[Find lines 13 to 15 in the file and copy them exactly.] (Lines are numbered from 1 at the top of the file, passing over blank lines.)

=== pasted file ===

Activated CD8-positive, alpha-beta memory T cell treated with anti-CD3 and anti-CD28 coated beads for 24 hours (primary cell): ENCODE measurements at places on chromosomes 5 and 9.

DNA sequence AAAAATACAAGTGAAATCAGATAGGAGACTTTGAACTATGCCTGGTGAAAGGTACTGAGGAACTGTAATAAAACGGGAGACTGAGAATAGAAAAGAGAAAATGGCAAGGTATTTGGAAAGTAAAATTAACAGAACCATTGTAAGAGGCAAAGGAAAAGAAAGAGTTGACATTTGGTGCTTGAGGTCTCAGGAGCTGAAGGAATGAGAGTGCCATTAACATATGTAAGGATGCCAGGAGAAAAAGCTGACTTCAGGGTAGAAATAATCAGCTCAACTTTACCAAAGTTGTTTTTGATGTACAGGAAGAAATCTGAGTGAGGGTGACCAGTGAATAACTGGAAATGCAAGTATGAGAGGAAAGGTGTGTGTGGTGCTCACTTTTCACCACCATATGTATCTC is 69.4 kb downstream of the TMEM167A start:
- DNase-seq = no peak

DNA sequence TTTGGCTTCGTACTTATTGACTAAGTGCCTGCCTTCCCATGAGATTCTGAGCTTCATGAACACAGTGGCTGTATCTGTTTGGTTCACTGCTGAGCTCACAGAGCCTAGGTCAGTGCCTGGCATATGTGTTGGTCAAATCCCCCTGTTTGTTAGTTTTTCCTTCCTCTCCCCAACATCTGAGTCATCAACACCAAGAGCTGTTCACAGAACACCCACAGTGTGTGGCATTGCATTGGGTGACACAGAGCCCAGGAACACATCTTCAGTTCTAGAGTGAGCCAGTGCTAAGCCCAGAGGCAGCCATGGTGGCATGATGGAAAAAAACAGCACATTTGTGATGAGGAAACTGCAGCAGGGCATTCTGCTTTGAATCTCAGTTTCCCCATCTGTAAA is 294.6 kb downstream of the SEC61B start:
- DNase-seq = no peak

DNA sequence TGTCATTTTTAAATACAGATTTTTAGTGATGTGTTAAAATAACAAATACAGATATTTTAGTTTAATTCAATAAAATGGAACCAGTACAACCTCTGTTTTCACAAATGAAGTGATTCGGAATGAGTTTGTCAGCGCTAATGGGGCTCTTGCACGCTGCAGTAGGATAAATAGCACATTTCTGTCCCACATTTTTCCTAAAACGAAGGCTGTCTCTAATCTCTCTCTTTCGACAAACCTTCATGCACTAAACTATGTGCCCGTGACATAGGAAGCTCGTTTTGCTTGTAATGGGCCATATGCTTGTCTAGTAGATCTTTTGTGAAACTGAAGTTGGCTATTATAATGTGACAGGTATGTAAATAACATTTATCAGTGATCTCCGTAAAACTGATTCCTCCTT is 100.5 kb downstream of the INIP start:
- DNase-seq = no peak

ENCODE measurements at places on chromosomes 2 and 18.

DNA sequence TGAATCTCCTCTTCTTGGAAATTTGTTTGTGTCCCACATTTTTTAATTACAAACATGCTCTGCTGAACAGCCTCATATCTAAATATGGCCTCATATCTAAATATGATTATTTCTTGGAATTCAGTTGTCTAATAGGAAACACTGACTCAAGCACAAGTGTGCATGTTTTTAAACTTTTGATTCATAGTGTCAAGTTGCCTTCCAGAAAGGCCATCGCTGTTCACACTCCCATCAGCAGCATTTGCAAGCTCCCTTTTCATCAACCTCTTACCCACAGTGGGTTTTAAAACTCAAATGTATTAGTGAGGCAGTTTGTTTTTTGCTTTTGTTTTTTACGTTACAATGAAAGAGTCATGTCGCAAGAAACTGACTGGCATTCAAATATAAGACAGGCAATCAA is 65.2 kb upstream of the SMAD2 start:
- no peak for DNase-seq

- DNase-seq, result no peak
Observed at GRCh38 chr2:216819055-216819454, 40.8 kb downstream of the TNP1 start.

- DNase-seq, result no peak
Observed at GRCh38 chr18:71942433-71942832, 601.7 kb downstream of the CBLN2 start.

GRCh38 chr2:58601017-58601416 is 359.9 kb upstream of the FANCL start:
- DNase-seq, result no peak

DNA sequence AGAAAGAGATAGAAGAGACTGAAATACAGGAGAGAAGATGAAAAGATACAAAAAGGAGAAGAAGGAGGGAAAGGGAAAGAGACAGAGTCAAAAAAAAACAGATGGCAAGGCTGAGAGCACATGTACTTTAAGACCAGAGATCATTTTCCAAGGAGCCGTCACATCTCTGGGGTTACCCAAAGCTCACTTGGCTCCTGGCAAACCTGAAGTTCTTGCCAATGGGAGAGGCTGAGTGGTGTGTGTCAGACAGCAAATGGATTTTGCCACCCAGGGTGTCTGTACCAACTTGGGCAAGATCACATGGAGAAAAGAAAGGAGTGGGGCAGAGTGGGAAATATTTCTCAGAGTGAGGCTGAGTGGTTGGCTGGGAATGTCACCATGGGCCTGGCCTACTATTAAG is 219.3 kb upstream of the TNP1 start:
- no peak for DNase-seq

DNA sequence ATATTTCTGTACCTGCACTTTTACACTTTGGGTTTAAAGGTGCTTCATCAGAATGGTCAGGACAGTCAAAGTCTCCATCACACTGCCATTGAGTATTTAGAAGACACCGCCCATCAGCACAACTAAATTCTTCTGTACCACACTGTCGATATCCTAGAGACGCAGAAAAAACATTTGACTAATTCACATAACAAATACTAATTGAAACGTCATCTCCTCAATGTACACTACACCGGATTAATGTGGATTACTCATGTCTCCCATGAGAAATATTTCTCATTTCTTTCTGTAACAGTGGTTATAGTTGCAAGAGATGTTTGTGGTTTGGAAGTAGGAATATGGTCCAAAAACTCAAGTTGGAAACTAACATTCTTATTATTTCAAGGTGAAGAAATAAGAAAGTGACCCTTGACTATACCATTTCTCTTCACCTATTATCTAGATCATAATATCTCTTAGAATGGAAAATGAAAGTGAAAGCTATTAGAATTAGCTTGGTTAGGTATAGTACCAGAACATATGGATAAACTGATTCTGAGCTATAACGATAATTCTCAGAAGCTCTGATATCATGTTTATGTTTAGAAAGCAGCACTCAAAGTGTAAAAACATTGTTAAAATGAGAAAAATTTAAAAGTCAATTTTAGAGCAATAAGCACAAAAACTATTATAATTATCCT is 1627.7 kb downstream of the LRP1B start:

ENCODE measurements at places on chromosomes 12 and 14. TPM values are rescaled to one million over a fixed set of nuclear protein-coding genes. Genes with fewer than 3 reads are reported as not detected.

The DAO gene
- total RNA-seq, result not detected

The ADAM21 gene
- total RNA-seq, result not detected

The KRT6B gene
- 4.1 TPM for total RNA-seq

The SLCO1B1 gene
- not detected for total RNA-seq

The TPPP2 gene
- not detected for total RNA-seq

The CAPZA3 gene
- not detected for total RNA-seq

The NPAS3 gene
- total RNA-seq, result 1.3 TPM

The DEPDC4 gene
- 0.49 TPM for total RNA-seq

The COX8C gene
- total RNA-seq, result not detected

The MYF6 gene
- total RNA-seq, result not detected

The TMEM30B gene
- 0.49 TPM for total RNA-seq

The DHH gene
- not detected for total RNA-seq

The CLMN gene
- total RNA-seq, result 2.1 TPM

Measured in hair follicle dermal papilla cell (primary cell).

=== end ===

- DNase-seq, result no peak
Observed at GRCh38 chr18:71942433-71942832, 601.7 kb downstream of the CBLN2 start.

GRCh38 chr2:58601017-58601416 is 359.9 kb upstream of the FANCL start: